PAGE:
Schott Music is thrilled to announce that Andrew Norman has been named the winner of the prestigious 2017 Grawemeyer Award for Music Composition for his large-scale orchestral work Play by University of Louisville, KY.
In three movements, Play explores the relationship of choice and chance, free will and control. It investigates the ways musicians in an orchestra can play with, against, or apart from one another; and maps concepts from the world of video gaming onto traditional symphonic structures to tell a fractured narrative of power, manipulation, deceit and, ultimately, cooperation.
Grawemeyer Award Director Marc Satterwhite remarks:
“Play combines brilliant orchestration, which is at once wildly inventive and idiomatic, with a terrific and convincing musical shape based on a relatively small amount of musical source material. It ranges effortlessly from brash to intimate and holds the listener’s interest for all of its 47 minutes—no small feat in these days of shortened attention spans.”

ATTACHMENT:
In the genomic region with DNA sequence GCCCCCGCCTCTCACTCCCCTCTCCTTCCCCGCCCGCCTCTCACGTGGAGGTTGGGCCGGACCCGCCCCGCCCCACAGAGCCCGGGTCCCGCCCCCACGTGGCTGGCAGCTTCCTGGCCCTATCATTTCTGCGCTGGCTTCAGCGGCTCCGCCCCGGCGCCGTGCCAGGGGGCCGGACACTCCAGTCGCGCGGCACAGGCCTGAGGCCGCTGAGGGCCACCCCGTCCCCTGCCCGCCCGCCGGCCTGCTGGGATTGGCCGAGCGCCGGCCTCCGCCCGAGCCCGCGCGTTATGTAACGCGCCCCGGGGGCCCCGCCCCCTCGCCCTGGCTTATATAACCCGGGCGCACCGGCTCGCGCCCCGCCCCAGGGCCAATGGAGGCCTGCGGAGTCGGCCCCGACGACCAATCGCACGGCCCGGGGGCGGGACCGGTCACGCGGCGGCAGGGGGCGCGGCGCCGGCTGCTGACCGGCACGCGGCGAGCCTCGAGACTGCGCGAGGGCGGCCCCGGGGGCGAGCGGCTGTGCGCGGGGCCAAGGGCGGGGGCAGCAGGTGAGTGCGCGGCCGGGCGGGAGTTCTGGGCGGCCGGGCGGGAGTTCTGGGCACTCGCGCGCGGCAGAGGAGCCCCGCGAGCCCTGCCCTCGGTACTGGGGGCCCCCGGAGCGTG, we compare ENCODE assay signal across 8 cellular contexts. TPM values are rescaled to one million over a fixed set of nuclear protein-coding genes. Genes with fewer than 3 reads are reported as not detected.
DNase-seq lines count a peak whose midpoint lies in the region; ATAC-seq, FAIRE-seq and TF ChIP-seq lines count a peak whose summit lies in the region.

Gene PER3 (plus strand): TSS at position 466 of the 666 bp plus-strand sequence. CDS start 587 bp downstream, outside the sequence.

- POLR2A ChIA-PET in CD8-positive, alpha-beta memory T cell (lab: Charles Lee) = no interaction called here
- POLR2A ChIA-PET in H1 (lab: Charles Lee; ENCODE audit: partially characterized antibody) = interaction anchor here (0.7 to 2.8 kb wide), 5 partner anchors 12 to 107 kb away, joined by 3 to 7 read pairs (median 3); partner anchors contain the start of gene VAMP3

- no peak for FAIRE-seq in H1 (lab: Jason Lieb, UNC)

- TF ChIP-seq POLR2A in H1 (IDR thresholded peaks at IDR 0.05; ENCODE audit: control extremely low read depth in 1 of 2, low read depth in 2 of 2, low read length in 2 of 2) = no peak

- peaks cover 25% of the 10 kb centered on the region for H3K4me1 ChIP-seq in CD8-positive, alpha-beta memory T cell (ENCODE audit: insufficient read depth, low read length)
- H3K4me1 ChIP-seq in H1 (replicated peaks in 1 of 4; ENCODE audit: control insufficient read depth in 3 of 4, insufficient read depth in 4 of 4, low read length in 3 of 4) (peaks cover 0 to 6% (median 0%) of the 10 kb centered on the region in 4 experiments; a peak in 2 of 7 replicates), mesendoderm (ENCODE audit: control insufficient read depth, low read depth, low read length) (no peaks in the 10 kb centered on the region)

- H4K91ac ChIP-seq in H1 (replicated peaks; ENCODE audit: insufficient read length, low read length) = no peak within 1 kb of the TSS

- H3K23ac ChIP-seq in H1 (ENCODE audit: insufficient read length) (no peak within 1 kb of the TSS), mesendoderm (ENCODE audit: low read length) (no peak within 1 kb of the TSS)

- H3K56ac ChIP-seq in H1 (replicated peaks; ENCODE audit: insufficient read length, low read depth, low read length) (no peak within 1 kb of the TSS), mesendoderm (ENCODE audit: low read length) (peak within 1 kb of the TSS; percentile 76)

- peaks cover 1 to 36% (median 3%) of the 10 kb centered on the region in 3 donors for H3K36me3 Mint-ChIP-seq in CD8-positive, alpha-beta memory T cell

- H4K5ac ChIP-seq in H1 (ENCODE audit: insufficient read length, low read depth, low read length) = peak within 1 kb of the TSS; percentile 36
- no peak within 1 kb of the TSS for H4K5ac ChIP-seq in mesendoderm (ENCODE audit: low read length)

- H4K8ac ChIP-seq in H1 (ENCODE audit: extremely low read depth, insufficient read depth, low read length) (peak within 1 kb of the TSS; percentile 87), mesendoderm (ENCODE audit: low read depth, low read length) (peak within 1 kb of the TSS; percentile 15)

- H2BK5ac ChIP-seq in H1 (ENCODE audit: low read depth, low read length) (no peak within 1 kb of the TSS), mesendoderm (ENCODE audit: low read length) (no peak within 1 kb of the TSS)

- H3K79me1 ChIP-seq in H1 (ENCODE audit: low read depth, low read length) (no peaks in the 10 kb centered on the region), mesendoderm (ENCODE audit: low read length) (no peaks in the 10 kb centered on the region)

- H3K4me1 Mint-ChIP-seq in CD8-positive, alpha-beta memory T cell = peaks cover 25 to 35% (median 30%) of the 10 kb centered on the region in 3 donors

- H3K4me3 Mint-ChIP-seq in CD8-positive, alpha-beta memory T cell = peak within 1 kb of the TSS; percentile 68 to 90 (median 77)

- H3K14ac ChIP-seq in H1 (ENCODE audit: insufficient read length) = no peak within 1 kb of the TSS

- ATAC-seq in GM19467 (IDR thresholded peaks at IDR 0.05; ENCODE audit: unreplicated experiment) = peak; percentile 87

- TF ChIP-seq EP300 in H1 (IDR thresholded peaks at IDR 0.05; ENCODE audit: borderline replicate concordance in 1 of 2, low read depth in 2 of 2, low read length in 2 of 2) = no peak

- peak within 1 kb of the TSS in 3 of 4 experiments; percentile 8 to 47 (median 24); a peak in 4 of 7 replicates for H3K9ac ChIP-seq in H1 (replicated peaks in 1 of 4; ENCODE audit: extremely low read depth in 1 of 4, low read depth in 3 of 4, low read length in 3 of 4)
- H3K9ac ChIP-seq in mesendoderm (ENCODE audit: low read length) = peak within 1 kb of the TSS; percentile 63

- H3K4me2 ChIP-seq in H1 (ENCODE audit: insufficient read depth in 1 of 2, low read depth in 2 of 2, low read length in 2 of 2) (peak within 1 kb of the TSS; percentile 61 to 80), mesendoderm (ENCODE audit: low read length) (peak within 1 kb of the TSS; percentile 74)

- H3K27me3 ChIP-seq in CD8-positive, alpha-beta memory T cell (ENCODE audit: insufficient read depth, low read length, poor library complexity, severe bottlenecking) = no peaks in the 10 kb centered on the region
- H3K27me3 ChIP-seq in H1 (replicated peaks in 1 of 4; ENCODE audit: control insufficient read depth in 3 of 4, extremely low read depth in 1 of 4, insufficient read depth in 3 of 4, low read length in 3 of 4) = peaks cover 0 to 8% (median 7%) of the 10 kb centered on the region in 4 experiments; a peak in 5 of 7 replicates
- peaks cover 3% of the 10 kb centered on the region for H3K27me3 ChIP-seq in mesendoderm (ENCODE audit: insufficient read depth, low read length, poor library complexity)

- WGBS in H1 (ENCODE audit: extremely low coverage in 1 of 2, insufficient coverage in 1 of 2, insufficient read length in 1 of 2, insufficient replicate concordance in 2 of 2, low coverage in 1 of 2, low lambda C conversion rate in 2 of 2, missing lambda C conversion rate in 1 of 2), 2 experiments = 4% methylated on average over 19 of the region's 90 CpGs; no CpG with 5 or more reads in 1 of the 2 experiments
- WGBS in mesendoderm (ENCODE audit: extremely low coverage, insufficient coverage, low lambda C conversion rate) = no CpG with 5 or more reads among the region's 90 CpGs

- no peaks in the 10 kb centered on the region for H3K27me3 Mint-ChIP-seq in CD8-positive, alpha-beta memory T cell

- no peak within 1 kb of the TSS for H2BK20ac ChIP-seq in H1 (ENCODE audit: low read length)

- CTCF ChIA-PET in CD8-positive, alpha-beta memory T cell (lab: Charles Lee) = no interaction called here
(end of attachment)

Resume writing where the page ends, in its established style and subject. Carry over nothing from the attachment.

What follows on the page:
2017 Grawemeyer Award for a composer “whose voice will resonate long into the future”
Schott Music is deeply proud of our own Andrew Norman, whose music we have published exclusively worldwide since 2007. Norman Ryan, Vice President of Composers & Repertoire, comments:
“Andrew’s unique voice is a quintessential marriage of the contemporary times we live in with the structure of classical forms handed down through the ages. From his earliest pieces such as Sacred Geometry and Gran Turismo through to Play, his most ambitious work to date, Andrew’s voice is one we have always believed will resonate long into the future and we are thrilled that Play has been recognized with this well deserved honor.”
Play was commissioned by the Boston Modern Orchestra Project, with funding from Music Alive, a national residency program of the League of American Orchestras and New Music USA. The Boston Modern Orchestra Project performed the piece’s premiere in 2013, and released a recording on its own label. Since then, the piece has garnered considerable attention and critical acclaim. It was nominated for a Grammy Award for Best Classical Contemporary Composition, and critic and musicologist William Robin said it “might be the best orchestral work that the twenty-first century has seen thus far. In October, the Los Angeles Philharmonic gave the premiere performance of Play in its revised form.